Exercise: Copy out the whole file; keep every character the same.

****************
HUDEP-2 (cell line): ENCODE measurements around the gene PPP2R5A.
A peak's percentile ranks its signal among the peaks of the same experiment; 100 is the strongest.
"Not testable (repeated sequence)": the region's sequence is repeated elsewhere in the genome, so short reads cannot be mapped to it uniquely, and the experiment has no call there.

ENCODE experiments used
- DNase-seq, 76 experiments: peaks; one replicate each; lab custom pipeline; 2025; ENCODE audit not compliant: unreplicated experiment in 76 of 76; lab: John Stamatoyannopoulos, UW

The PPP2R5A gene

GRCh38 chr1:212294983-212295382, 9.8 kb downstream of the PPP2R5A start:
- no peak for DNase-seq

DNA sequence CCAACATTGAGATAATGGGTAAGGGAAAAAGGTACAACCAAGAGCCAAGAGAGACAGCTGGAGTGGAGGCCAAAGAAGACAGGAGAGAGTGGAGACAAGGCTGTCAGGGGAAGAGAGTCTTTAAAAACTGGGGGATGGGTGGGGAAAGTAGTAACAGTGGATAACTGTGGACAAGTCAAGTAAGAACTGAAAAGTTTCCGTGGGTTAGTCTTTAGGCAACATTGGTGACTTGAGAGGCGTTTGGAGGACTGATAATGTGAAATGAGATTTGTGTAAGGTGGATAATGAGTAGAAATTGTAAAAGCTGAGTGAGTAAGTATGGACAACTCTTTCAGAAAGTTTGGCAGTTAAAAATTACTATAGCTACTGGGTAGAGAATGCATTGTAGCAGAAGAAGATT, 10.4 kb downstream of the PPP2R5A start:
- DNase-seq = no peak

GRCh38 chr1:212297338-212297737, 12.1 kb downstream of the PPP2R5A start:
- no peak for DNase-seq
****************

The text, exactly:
HUDEP-2 (cell line): ENCODE measurements around the gene PPP2R5A.
A peak's percentile ranks its signal among the peaks of the same experiment; 100 is the strongest.
"Not testable (repeated sequence)": the region's sequence is repeated elsewhere in the genome, so short reads cannot be mapped to it uniquely, and the experiment has no call there.

ENCODE experiments used
- DNase-seq, 76 experiments: peaks; one replicate each; lab custom pipeline; 2025; ENCODE audit not compliant: unreplicated experiment in 76 of 76; lab: John Stamatoyannopoulos, UW

The PPP2R5A gene

GRCh38 chr1:212294983-212295382, 9.8 kb downstream of the PPP2R5A start:
- no peak for DNase-seq

DNA sequence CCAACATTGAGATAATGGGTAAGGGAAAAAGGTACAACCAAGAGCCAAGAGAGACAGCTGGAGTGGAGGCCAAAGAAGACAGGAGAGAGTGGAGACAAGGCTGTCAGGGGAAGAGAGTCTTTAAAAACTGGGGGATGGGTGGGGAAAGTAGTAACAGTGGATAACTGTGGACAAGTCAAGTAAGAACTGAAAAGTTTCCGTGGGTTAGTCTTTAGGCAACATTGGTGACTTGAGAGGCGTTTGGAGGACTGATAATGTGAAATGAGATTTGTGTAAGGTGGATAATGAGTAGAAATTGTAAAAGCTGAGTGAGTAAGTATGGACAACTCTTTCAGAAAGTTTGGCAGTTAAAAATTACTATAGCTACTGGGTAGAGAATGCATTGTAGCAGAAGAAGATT, 10.4 kb downstream of the PPP2R5A start:
- DNase-seq = no peak

GRCh38 chr1:212297338-212297737, 12.1 kb downstream of the PPP2R5A start:
- no peak for DNase-seq